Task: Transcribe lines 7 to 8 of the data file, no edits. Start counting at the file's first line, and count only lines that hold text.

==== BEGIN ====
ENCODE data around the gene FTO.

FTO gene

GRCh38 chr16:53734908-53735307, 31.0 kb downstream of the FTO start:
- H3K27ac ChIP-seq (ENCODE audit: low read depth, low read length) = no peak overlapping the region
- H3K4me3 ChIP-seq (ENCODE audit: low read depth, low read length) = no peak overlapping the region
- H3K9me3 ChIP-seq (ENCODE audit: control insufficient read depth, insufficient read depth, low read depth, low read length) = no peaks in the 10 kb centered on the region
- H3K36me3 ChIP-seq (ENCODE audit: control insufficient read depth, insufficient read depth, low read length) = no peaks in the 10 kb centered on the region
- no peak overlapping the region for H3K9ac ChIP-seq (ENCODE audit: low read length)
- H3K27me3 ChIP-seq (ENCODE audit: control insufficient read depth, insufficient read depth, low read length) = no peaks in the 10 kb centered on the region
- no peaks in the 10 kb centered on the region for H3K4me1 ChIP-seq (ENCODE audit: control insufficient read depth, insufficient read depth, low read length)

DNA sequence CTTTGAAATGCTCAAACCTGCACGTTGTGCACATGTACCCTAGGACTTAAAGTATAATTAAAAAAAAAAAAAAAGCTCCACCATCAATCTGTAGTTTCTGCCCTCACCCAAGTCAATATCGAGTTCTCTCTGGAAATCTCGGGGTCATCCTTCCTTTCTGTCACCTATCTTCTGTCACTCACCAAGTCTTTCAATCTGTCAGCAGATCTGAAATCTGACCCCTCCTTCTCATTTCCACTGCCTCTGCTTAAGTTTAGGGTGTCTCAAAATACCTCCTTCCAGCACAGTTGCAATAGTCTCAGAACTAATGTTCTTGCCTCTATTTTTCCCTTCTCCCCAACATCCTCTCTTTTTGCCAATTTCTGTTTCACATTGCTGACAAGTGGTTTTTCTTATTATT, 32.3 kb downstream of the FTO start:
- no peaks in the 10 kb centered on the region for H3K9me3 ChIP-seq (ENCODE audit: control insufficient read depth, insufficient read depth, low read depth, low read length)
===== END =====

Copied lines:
- H3K36me3 ChIP-seq (ENCODE audit: control insufficient read depth, insufficient read depth, low read length) = no peaks in the 10 kb centered on the region
- no peak overlapping the region for H3K9ac ChIP-seq (ENCODE audit: low read length)